Title:
Reducing Wiring Congestion in a Cache Subsystem Utilizing Sectored Caches with Discontiguous Addressing
Kind Code:
A1


Abstract:
A method and computer system for reducing the wiring congestion, required real estate, and access latency in a cache subsystem with a sectored and sliced lower cache by re-configuring sector-to-slice allocation and the lower cache addressing scheme. With this allocation, sectors having discontiguous addresses are placed within the same slice, and a reduced-wiring scheme is possible between two levels of lower caches based on this re-assignment of the addressable sectors within the cache slices. Additionally, the lower cache effective address tag is re-configured such that the address fields previously allocated to identifying the sector and the slice are switched relative to each other's location within the address tag. This re-allocation of the address bits enables direct slice addressing based on the indicated sector.



Inventors:
Clark, Leo James (Kerrville, TX, US)
Fields Jr., James Stephen (Austin, TX, US)
Guthrie, Guy Lynn (Austin, TX, US)
Starke, William John (Round Rock, TX, US)
Williams, Derek Edward (Austin, TX, US)
Williams, Phillip G. (Leander, TX, US)
Application Number:
11/839663
Publication Date:
02/19/2009
Filing Date:
08/16/2007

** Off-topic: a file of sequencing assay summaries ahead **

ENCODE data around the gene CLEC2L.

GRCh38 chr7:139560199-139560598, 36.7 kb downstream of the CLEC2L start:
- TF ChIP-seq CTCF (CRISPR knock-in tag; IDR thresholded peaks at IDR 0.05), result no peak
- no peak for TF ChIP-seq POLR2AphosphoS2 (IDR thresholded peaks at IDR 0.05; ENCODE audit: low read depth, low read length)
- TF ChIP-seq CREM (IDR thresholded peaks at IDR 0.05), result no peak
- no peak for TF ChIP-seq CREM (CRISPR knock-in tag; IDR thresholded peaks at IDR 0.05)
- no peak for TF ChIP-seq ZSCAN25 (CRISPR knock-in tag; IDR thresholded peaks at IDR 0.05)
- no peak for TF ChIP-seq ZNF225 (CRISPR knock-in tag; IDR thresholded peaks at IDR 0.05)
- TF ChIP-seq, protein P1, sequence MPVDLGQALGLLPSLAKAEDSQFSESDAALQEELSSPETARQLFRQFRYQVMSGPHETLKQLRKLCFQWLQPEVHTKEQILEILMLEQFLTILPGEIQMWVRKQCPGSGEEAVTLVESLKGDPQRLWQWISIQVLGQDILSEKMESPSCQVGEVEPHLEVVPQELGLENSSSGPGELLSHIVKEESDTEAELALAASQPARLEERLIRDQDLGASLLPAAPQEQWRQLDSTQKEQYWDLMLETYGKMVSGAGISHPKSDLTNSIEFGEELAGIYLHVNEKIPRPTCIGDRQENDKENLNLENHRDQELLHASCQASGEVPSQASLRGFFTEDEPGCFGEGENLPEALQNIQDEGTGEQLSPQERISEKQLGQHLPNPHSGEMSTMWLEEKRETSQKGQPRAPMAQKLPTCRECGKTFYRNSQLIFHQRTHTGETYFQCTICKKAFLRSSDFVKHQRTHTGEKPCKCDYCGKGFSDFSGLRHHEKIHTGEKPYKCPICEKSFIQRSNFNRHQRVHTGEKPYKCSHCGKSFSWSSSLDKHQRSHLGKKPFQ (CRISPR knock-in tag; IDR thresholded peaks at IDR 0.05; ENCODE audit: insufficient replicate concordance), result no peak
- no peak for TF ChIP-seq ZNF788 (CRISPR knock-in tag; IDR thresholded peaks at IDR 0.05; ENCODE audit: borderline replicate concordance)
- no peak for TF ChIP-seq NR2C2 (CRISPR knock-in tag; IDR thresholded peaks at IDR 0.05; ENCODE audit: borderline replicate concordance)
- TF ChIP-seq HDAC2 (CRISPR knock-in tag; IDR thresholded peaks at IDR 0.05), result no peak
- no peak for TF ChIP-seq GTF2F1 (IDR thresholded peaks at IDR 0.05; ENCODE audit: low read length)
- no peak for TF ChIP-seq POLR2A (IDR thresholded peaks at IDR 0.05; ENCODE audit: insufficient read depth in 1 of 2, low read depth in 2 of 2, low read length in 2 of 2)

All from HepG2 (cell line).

Primary Class:
Other Classes:
711/E12.041
International Classes:
G06F12/08
View Patent Images:
Related US Applications:



Primary Examiner:
DARE, RYAN A
Attorney, Agent or Firm:
DILLON & YUDELL LLP (8911 N. CAPITAL OF TEXAS HWY.,, SUITE 2110, AUSTIN, TX, 78759, US)
Claims:
What is claimed is:

1. A data processing system comprising: at least one processor; a first level cache communicatively coupled to the first processor and divided into two or more cache slices based on an address hierarchy; and a second level cache communicatively connected to the first level cache, said second level cache having two or more second cache slices that are at least two-way sectored, wherein sectors within the two or more second cache slices are allocated in a discontiguous manner according to the address hierarchy, such that a first sector is assigned to a first of the two or more second cache slices and a second sector, contiguous to the first sector, is assigned to a second of the two or more second cache slices.